POTW: Enfuse Example

March 18, 2010 at 10:37 pm

POTW: Enfuse Example

HDR photography has been a popular thing for a few years now. The premise is simple; take multiple pictures of a scene at various exposure offsets and merge them together. This gives a final image that has more dynamic range than any one photo could take, which means you can see more detail in darker and brighter areas. Most HDR sucks. A couple reasons for this. One reason is what I call "super HDR." These are images that have such a large dynamic range to them that it shows more than the human eye could see. Occasionally, this wouldn't be bad, but I see people that do this for every single picture they do. Another reason is just the process of doing HDR. Without getting too technical, you merge the images and create what's called a tone-mapped image. You then need to tweak settings on this intermediate photo to get a suitable output. This can create things like halos around bright spots in the image. It can also mess with the colors and saturation of the image. In my opinion, a HDR image should mimic what someone viewing that scene in real life would see.

There is another method of merging several images together called--among other things--exposure fusion. In this method the images are compared and whichever image has the "best" pixel, as determined by several factors, is included in the final image. Some smoothing of the final image and it's done. This is a more direct approach as no intermediate file needs to be made. It's also much easier to do. The above image had all default settings. I like this over HDR because it produces a more realistic image. You may even been thinking that's just a single picture. Well, here's the first of the three images used for the above file.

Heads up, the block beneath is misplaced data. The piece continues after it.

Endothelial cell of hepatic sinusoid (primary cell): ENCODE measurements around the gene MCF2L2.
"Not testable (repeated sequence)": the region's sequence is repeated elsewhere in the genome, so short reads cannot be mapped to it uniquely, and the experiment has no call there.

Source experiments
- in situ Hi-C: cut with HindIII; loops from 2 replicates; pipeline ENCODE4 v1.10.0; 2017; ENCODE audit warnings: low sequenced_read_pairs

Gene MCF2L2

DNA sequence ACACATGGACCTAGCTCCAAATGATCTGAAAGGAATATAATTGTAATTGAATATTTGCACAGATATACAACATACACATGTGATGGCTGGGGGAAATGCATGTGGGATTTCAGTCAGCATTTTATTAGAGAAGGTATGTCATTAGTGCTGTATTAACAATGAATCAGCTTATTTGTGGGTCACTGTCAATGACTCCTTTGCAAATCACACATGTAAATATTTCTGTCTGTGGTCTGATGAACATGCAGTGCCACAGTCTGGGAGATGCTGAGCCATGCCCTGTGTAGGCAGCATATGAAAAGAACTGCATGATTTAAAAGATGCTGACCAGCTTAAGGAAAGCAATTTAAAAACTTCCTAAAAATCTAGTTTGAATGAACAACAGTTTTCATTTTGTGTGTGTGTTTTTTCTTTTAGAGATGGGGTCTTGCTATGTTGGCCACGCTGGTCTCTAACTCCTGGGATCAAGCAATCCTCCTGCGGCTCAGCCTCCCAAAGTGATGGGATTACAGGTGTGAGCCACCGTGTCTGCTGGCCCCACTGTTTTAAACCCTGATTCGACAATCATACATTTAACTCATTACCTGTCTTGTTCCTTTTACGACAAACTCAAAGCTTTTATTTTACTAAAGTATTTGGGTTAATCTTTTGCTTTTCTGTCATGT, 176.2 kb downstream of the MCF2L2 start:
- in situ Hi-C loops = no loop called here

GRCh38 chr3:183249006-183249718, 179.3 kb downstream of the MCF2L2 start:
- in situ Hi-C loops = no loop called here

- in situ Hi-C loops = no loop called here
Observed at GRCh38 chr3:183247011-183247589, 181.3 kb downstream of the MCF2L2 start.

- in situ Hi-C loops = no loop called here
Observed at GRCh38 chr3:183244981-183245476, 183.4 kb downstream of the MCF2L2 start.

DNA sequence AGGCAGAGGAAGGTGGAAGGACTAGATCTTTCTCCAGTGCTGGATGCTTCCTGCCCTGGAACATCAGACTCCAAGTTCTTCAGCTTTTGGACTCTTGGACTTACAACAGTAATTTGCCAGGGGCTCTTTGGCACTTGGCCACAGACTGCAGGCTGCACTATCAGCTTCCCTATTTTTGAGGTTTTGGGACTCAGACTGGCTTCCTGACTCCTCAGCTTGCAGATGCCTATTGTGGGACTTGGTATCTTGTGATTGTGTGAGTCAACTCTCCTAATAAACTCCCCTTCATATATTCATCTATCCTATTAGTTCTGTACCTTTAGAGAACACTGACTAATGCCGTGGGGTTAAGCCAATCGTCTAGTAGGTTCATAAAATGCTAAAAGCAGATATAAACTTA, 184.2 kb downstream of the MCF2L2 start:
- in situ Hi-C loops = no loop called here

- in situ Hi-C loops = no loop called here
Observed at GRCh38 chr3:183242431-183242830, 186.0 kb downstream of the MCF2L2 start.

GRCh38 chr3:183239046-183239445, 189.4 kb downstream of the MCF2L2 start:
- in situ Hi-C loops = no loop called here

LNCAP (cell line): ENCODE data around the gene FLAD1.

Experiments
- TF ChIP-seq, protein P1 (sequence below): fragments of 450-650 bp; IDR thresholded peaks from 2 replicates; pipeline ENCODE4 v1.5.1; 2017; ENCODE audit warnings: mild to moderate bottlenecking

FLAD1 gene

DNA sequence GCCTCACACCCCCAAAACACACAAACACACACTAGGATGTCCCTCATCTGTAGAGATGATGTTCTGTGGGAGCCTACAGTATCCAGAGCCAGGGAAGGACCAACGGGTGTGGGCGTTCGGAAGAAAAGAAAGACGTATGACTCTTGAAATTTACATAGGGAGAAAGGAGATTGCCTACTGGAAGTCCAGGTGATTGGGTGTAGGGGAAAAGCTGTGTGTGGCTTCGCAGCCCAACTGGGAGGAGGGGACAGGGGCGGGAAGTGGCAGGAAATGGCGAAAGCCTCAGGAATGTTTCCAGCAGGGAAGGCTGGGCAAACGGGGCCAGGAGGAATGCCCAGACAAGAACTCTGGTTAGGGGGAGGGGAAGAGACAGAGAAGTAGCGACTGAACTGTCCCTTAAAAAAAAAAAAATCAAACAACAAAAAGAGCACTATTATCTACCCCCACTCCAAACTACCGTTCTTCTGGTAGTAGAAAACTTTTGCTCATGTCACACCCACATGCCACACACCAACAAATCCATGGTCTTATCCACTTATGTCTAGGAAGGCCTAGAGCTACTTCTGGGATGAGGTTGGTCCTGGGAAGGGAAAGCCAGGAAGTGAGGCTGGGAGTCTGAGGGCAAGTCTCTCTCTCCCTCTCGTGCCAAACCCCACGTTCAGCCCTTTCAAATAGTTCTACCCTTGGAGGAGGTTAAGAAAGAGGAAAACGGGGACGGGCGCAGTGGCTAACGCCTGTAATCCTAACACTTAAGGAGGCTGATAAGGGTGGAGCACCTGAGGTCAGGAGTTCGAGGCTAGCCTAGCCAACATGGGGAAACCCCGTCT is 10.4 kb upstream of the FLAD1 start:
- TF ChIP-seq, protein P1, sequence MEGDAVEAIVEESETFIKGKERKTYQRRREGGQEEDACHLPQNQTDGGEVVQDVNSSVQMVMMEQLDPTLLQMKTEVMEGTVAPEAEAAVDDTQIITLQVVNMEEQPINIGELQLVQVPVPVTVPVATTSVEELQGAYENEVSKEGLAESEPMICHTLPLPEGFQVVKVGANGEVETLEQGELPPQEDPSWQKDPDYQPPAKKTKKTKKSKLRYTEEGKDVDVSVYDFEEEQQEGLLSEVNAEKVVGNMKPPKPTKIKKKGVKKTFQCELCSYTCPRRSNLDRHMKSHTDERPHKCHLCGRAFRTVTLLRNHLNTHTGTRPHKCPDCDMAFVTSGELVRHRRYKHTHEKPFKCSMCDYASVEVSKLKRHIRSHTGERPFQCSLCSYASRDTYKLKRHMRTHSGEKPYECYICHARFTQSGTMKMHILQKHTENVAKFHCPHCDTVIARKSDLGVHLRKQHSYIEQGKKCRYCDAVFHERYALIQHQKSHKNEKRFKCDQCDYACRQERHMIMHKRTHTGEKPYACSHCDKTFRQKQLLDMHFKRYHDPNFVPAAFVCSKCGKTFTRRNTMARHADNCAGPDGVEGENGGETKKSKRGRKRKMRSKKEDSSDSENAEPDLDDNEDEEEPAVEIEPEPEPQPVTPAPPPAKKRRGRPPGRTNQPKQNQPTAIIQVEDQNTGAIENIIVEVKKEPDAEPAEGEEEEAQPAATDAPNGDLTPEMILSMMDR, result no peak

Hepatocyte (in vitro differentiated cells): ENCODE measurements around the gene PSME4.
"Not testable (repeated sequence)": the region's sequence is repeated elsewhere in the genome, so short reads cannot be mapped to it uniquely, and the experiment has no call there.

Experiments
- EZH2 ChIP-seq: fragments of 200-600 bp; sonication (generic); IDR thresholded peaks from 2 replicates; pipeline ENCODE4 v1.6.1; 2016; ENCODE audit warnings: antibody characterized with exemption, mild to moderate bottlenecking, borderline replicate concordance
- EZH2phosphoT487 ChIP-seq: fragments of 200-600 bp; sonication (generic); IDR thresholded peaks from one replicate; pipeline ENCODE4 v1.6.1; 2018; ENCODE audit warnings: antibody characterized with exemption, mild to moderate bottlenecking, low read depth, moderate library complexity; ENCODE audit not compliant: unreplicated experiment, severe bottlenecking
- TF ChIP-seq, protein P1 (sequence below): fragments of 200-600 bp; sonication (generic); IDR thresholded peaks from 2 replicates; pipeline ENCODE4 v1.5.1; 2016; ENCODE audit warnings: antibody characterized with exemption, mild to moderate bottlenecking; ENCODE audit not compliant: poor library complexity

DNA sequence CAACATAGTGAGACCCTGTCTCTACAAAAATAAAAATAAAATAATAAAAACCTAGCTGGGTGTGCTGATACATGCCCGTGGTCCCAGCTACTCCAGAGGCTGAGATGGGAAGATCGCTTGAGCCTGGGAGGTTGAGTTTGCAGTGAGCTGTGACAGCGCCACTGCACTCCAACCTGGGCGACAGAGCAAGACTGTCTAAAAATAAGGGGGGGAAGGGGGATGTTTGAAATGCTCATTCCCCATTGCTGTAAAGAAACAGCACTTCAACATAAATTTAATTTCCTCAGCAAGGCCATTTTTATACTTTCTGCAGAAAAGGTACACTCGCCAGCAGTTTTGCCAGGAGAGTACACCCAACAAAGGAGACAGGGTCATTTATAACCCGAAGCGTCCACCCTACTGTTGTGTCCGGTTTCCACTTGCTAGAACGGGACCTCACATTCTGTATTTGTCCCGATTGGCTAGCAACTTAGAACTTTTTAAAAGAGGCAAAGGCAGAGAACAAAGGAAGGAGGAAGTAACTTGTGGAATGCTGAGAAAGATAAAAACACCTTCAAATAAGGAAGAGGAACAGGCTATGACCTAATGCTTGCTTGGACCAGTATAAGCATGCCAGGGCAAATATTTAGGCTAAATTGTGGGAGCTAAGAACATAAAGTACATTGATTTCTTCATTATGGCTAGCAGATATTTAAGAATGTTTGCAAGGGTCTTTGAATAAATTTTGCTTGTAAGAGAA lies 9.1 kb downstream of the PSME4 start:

POTW #11 initial shot

My camera, a canon 40D, takes three pictures. The first one is at the proper exposure, which in this case had 0 exposure bias. It then takes (again, this can be changed) an image with -2 exposure bias and +2 exposure bias. With the image above being the first of the three, that means it's a single properly exposed picture. Some things should be immediate when compared to the top image. There's hardly any detail in the window and the windows on the right were blown out slightly. In the upper left corner there was hardly any detail. Even the reflection in the water has more detail in the enfused image.

I created the image with a program called enfuse. There are clients with GUIs for mac, windows, and linux. You can download it and get more information from here.

Posted in Photography.

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